It should come as no surprise that many organizations are packing up their virtual bags and making the move to Microsoft Office 365.
Before you click away, don’t worry. This isn’t yet another blog being written for the purpose of telling you how great Office 365 is. Instead, I’m here today to help you answer the inevitable follow-up question after making the decision to move to Office 365:
“Should I hire an Office 365 consultant?”
Working with a consultant sounds great. But putting all of our sterling qualities to the side, hiring an Office 365 consultant isn’t for everyone. So before I tell you when you should hire a consultant, let’s explore when you shouldn’t.
1. You’re a Large Organization with Resources and Knowledge In-House
If you’re a large organization, do me one favor before you look for a third-party partner. Check to see if you have the requisite resources and knowledge available in-house – there’s a good chance you do. Afterward, if you’re still feeling that pull toward hiring one, a better idea might be to appoint a project manager or bring in a change management consultant to ensure that the move goes smoothly.
There is one caveat. If you work for a large organization that has those resources, but they are “hands-off” for your project, bringing in an Office 365 consultant to handle the move could benefit you in the long-term. Similarly, if your core competencies aren’t well suited to this kind of project, an Office 365 consultant could help make sure that your best laid plans don’t go horribly wrong in implementation.
2. You’ve Got Some Time to Spare
As a general rule of thumb, you can get the most out of a consultant when you’re managing a project with clear objectives, and that includes a timeline for completion. Or at the very least, some sense of urgency around when things are supposed to get done.
So while I’d love to selfishly tell you to hire an Office 365 consultant without a timeline, it would be a lie that would ultimately result in a waste of your money. Instead, you should take advantage of the gift that has been given to you: the ever-elusive gift of time. Without the dark cloud of a project end-date looming over your head, you can develop the skills you need to handle the transition. Think of it as a pilot project and an opportunity to learn.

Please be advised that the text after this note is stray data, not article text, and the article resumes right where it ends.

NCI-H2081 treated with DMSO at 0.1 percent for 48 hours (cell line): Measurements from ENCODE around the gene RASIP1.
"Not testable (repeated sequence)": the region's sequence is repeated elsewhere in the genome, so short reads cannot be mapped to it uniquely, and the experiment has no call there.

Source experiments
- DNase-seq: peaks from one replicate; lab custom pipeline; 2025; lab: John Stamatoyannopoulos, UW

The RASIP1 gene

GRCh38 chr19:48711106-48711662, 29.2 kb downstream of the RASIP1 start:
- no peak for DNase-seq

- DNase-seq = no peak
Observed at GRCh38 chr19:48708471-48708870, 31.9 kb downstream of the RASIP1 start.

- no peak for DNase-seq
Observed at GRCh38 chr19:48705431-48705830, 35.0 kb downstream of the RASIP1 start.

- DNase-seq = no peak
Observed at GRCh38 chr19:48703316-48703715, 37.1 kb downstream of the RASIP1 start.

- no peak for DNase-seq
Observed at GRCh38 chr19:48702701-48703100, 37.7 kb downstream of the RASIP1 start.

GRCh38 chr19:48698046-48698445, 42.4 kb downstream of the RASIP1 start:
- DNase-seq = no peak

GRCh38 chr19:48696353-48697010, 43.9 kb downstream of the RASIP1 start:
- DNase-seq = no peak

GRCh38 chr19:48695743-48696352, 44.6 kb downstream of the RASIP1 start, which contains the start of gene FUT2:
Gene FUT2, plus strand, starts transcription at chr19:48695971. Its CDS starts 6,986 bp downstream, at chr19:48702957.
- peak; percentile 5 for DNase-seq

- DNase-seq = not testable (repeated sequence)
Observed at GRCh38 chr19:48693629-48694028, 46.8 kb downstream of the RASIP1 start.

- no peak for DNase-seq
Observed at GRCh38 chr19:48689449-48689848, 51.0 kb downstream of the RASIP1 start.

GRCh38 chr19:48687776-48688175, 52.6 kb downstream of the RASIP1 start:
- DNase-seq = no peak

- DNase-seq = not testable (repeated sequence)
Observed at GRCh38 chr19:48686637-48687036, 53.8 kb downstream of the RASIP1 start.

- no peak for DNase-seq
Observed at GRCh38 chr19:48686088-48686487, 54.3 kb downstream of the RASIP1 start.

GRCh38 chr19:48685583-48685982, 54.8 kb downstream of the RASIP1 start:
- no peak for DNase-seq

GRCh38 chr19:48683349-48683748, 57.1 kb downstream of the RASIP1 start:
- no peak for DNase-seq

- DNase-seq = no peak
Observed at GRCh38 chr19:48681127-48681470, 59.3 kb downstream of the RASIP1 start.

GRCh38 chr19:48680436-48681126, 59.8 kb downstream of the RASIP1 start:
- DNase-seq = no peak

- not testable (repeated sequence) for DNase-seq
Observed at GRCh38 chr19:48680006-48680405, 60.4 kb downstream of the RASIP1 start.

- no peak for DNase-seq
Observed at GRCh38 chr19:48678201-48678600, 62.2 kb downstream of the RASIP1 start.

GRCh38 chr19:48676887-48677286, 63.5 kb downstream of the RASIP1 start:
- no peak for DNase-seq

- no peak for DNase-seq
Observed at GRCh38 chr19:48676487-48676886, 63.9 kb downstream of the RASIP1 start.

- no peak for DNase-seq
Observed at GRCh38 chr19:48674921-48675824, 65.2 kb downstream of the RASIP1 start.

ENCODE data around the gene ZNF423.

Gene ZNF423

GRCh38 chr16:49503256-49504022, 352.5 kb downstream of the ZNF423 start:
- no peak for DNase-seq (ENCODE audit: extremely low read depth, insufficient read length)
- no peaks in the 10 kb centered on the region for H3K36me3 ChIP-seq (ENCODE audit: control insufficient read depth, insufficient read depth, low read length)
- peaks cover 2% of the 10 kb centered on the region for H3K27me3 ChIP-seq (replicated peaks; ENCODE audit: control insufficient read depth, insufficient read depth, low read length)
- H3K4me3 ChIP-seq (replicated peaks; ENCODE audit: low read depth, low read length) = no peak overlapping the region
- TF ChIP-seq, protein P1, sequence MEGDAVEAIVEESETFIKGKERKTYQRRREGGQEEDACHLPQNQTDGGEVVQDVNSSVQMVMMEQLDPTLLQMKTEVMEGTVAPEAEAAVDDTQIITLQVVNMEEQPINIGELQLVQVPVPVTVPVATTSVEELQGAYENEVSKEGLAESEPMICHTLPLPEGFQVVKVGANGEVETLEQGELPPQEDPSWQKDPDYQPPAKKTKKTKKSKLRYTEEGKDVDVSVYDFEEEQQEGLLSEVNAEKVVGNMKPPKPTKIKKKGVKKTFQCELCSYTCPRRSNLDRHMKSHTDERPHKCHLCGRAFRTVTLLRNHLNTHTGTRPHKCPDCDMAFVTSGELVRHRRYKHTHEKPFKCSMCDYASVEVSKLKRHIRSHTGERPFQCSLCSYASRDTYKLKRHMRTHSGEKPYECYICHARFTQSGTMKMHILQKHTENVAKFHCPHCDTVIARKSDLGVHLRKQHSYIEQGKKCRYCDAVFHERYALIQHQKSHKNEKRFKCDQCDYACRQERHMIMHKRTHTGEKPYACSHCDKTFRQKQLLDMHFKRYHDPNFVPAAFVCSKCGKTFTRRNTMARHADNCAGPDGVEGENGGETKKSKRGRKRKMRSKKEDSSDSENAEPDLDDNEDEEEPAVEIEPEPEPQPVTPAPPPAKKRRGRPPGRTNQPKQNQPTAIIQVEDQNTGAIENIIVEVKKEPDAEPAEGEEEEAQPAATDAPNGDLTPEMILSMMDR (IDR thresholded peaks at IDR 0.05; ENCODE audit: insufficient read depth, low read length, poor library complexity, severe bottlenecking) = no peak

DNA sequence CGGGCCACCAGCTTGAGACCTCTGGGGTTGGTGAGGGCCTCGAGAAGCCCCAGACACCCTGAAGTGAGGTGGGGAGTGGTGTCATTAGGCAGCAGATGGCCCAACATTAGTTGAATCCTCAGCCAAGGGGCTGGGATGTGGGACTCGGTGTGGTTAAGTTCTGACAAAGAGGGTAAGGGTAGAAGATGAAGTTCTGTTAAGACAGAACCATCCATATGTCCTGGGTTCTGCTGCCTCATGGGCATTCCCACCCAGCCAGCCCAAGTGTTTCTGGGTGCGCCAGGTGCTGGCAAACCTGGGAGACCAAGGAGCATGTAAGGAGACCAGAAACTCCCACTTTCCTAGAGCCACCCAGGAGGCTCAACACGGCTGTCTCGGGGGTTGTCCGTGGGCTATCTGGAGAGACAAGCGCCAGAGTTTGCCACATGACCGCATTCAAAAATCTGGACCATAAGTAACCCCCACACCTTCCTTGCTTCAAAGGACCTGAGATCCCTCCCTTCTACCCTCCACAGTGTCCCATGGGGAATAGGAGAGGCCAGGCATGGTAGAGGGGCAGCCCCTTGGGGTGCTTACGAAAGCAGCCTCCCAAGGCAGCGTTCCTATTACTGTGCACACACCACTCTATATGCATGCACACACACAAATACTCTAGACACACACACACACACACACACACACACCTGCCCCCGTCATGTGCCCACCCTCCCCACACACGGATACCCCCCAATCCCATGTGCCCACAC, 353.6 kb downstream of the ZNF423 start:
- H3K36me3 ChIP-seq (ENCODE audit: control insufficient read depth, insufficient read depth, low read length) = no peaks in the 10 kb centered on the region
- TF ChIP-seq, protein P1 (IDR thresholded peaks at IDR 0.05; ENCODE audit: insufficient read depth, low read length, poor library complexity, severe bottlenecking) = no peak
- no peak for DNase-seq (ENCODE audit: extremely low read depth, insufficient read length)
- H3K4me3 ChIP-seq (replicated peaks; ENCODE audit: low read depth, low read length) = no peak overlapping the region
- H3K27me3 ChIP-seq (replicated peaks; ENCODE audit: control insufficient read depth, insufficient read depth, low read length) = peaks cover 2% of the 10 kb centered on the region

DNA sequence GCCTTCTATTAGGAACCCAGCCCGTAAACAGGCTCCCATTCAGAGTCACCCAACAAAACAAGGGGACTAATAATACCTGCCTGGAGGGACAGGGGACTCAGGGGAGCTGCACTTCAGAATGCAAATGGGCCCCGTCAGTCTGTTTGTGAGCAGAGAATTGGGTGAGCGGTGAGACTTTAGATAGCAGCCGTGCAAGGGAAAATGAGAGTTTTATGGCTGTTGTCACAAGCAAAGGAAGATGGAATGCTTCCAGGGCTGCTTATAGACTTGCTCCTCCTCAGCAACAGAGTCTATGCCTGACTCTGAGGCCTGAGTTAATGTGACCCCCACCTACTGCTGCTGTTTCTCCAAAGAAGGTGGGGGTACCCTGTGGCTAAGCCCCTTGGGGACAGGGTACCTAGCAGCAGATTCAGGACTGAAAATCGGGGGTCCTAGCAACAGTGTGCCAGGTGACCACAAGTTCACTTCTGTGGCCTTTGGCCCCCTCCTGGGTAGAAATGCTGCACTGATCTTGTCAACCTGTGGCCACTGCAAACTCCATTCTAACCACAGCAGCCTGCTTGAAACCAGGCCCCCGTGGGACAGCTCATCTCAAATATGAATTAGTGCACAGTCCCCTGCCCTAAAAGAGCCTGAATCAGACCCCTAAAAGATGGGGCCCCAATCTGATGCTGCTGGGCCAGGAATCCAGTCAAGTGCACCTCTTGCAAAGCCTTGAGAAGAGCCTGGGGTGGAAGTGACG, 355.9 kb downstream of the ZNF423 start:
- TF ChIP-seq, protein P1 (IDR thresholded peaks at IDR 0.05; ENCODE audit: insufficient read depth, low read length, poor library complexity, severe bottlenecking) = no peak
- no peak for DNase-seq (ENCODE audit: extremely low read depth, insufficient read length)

3. You Cannot Bear the Risk
One of the best things an Office 365 consultant can bring to the table is their ability to mitigate risk. This is particularly true if you don’t have the specialized skills required to handle the upgrade in-house. That means if your risk tolerance is low, you’ll likely want to bring in a consultant to reduce the risk of unexpected problems during the upgrade.
Have you made it to the end of this with the knowledge that yes, you do need a consultant? Great! But before you pick up the phone, I have one last piece of advice to share:
Set clear expectations.
If you want to have a successful working relationship with your Office 365 consultant, the scope of his or her responsibilities should be clearly defined in advance. For example, are there parts of the project you plan to handle? Start your partnership off on the right foot by dispelling any confusion or ambiguity around who is handling what, and how you’ll be working together.